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KYC Remains a Major Concern for Treasurers

  • By Andrew Deichler
  • Published: 3/2/2016
comply1BETHESDA, MD. – Tuesday at the latest meeting of AFP’s Treasury Advisory Group (TAG), treasury professionals unsurprisingly named know-your-customer (KYC) regulations as one of their top concerns. However, there may be a light at the end of the tunnel—if treasurers are willing to make extra efforts to nurture their banks relationships.

Impact on treasury

Sassan Parandeh, CTP, global treasurer for ChildFund International, reiterating comments he’s made at previous TAG meetings, explained that KYC has been a major pain point for his organization. “A major impact we are experiencing is, we’ve had banks like Barclays come and say, ‘Give us your business,’ and then, overnight, they announced that they’re leaving Africa,” he said.

Following the recent terrorist attacks in Paris and San Bernardino, the Financial Action Task Force (FATF), a France-based intergovernmental organization that develops policies to combat money laundering and terrorist financing, made a number recommendations for KYC. “These recommendations are followed by all the national treasury departments and ministries; they put tougher and tougher KYC rules in place for NGOs under Recommendation 8—that’s probably why Barclay’s and other banks are de-risking in Africa,” Parandeh said. “This issue has become absurd. A bank cannot be enforcing law all over the world.”

Parandeh noted that while KYC has been a major problem for global development organizations (GDOs) like his for several years, it’s only just now starting to hit home with multinational corporations. “We’ve been really hurting and I never thought the corporates got affected by it,” he said. “But it’s creeping out and now everyone else is beginning to feel it. And that’s good, because we want everyone to talk and to do the advocacy.”

One attendee, a treasurer for a hotel and casino operator, is among the corporate treasurers feeling the effects of KYC. He noted that his company is moving more than 100 bank accounts from one longtime banking partner to another. “That goes back to KYC, as we have to move all of that cash,” he said.

He noted that his company is under even more scrutiny than most corporates because of its casinos. “Banks are doing more to limit their risk portfolios,” he said. “So you look at something like a casino; you’ll have someone from China coming in and depositing $2 million into your bank account. The bank says, ‘Hold on! Where did that deposit come from?’”

Variability in KYC

A key issue treasurers are having when it comes to KYC regulations is the lack of consistency across the board. But according to Catherine Warren, senior vice president, director, C&IB Compliance & Reputational Risk Management for PNC Corporate and Institutional Banking, that’s something they are just going to have to cope with. During a special roundtable discussion on KYC, she explained to the group that while there are clear KYC guidelines, they don’t prescribe how different banks are going to implement and execute on their respective programs. “The financial institution has to do a self-assessment for what their risk profile is, and their program should reflect that,” she said. “So you’re going to have variability with every bank you deal with.”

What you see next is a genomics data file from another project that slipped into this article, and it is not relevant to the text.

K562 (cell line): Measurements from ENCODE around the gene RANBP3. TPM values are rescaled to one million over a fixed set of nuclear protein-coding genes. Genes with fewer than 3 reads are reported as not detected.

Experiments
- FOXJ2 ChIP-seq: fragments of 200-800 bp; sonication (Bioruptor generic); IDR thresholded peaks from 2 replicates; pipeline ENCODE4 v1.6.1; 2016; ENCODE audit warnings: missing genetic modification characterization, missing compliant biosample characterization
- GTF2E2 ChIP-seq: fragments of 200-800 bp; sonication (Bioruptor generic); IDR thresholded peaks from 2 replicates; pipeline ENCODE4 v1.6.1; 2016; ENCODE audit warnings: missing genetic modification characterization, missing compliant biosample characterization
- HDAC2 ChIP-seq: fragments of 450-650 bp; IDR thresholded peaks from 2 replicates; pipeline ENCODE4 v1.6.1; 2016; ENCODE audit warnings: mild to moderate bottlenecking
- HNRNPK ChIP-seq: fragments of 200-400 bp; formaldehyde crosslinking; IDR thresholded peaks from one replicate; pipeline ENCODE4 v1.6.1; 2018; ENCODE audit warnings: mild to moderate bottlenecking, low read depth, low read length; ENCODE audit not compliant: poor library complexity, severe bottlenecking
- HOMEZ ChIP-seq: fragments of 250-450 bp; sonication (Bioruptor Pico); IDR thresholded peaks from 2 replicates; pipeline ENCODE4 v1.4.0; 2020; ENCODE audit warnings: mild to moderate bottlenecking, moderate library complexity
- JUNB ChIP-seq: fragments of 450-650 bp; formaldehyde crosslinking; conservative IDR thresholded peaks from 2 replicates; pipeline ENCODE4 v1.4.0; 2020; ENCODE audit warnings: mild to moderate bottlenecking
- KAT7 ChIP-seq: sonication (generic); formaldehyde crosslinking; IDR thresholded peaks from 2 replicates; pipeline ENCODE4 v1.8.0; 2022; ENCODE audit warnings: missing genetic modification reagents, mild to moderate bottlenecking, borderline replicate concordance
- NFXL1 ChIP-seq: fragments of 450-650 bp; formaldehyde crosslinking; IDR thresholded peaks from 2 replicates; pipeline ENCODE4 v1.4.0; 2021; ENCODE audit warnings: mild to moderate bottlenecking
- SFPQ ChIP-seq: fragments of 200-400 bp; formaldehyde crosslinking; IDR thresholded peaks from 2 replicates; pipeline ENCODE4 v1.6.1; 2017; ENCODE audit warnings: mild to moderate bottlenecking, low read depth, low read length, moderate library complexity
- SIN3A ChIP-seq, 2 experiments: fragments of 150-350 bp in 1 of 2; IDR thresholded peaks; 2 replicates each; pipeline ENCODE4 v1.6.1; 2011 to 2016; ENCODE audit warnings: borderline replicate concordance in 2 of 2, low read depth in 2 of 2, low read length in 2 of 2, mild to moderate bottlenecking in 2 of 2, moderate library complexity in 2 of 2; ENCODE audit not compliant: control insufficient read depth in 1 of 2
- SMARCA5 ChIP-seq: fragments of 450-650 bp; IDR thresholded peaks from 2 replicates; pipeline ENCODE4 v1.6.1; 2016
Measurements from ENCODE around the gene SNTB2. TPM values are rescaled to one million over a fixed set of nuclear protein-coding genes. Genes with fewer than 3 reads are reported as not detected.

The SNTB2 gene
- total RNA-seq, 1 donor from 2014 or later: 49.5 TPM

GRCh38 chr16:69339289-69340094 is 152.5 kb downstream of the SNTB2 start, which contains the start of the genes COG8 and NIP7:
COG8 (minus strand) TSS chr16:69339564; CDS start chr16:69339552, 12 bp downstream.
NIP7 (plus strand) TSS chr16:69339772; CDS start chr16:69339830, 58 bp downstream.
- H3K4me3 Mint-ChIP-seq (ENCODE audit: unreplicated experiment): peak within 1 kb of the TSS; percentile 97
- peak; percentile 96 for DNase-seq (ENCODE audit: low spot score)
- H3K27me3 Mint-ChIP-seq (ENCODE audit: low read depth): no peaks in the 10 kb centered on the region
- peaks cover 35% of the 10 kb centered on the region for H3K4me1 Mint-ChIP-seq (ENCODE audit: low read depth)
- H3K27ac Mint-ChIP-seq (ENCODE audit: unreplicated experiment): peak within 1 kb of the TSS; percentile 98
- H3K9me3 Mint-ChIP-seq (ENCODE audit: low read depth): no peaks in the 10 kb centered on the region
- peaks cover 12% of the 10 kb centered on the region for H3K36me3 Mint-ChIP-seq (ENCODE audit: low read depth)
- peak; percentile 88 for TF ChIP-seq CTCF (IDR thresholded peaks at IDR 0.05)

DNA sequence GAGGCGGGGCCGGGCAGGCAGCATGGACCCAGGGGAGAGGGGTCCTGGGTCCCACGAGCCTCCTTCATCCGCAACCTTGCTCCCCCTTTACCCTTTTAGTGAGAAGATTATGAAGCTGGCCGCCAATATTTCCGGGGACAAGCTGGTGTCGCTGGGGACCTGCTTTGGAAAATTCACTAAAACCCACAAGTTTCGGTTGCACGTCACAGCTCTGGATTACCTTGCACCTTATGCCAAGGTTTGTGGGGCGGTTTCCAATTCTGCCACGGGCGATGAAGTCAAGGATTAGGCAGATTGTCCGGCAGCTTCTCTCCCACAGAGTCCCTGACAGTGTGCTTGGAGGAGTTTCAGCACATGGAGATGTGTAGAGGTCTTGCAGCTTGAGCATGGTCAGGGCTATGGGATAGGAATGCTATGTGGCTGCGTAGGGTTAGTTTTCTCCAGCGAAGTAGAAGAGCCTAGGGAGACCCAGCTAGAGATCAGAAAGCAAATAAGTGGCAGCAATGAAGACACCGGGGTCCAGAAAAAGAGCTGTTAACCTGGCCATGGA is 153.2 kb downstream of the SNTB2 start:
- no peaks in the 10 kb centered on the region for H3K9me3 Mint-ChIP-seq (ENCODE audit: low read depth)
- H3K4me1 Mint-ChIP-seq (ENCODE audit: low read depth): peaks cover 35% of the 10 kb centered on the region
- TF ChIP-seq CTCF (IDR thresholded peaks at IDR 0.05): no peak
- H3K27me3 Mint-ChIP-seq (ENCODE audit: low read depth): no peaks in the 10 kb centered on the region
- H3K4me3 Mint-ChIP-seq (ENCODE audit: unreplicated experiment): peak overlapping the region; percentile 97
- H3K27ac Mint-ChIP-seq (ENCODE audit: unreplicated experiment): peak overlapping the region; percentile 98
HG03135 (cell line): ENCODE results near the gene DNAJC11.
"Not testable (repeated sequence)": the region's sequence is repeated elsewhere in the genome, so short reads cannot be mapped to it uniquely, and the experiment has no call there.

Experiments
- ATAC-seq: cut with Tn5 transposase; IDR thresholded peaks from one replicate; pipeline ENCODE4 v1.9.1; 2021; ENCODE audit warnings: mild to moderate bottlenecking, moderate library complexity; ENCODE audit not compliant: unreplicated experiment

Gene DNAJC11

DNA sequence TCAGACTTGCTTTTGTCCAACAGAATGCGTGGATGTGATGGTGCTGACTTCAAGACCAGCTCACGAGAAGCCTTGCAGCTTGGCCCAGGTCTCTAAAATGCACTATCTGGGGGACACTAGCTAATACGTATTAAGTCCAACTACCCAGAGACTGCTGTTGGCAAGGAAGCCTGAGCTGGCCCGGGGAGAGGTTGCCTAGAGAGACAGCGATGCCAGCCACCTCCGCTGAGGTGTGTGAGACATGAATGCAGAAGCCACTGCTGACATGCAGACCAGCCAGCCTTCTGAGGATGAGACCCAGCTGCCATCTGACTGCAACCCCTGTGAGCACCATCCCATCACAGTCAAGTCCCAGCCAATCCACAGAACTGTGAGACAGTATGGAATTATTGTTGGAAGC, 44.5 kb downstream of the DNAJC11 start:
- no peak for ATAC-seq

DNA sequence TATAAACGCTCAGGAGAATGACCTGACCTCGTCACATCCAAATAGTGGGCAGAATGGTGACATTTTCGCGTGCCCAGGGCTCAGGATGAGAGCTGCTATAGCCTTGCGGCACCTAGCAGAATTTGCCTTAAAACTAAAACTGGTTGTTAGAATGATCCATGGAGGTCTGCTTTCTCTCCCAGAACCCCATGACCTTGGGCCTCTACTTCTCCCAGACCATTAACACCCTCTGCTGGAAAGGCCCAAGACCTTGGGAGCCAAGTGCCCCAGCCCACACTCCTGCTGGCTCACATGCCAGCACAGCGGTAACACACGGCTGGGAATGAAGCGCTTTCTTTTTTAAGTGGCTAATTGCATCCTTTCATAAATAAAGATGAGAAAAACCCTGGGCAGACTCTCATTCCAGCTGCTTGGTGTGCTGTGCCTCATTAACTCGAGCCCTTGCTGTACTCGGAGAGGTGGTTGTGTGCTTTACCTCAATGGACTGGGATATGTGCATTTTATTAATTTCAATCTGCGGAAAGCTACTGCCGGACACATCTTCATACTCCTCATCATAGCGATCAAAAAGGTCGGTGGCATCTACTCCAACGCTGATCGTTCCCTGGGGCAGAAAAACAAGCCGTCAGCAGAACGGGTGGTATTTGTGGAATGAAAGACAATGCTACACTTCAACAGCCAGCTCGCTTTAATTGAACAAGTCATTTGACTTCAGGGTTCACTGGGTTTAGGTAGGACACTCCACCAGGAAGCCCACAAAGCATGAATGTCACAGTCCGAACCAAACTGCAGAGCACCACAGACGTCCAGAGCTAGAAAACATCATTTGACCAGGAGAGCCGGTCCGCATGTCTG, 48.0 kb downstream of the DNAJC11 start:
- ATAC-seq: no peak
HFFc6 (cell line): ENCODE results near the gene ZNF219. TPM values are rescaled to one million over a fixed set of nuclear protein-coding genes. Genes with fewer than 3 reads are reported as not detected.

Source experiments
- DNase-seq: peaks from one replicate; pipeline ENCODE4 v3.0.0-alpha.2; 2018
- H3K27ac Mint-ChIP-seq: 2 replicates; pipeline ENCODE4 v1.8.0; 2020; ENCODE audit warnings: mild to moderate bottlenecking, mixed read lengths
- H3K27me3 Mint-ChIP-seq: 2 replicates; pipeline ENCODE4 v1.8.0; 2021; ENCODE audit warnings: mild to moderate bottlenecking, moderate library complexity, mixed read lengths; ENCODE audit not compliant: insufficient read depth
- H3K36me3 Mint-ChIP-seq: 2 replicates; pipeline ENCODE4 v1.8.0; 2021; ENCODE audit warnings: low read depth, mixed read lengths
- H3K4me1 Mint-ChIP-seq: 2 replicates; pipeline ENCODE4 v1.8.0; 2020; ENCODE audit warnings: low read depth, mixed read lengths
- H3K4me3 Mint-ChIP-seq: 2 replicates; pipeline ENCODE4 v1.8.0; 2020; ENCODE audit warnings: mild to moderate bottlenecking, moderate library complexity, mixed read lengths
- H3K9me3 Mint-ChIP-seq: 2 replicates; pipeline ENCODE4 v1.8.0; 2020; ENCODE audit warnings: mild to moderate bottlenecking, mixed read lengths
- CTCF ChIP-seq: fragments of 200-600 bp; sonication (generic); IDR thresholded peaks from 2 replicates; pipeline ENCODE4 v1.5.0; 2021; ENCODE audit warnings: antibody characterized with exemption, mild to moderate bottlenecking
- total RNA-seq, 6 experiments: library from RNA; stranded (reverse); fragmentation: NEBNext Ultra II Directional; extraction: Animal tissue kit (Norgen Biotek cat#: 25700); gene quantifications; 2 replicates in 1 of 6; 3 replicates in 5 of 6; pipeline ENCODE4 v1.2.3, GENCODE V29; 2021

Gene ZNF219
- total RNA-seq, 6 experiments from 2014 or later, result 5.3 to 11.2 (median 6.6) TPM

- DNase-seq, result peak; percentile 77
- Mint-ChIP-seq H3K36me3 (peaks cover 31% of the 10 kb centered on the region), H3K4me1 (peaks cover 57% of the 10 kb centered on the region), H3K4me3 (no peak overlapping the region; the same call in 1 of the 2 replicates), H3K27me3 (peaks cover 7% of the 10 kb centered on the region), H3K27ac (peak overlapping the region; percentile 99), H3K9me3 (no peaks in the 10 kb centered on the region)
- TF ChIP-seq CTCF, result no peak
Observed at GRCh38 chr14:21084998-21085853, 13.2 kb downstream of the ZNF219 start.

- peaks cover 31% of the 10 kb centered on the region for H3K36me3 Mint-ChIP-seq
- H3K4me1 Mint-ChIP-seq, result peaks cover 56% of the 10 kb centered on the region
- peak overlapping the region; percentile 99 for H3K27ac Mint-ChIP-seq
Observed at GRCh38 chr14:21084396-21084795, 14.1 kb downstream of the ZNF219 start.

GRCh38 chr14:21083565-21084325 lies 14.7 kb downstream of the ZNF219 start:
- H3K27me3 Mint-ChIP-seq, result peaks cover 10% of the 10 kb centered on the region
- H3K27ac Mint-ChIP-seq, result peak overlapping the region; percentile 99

Warren added that banks risk profiles can change constantly, which means that corporate clients can see variability with the same banking partner over time. “The risk profile of the financial institution may shift if a bank acquires another bank or if it goes from a domestic bank to an international one,” she said.

Suzanne Williams, Assistant Director, Federal Reserve Board, noted that many KYC requirements haven’t actually changed for a number of years, however, the financial industry as a whole, has. “Bank of America, 10 or 20 years ago, was maybe a dozen banks or more,” she said. “So that understanding of the customer and the risk now has to cover a much bigger area, whether it’s products, services, geographies, etc., and that really necessitates the sophisticated systems.”

Furthermore, the traditional model of customers walking into a bank branch and completing a transaction is all but gone. “So when you have a situation where the direct customer interface is at some other nonbank financial institution or is completely not a face-to-face interaction, that drives changes in the impact on these requirements,” Williams said.

A different approach

But not all treasury departments are struggling with KYC. One treasurer explained that while her company has a multitude of bank accounts, they have evolved their policies, procedures and record-keeping systems to efficiently address expected KYC requests. “I think we’ve taken a very educated approach with how we work with our banks,” she said. “We’re very familiar with the rules and regulations. We closely partner with our banks, and if they’re asking for something without basis or reason, then we’ll push them to back down where appropriate.”  

This treasurer has spent a lot of time figuring out how her department can work within its banks’ KYC framework and investing in itself to improve that process. “We’re looking at how we manage our legal entity systems so that we have all the right information collected and readily accessible,” she said. “We also look at how we can work with our business units so they know what the appropriate timelines are, and they’re not caught trying to transact in two weeks when it takes six weeks to get the associated bank account open.”

However, Parandeh pointed out that things are more difficult for organizations that operate in high-risk countries. “We have good internal processes in place as well and have to do our own KYC,” he said. “But since we work in high-risk areas, we have more intense scrutiny on us.”

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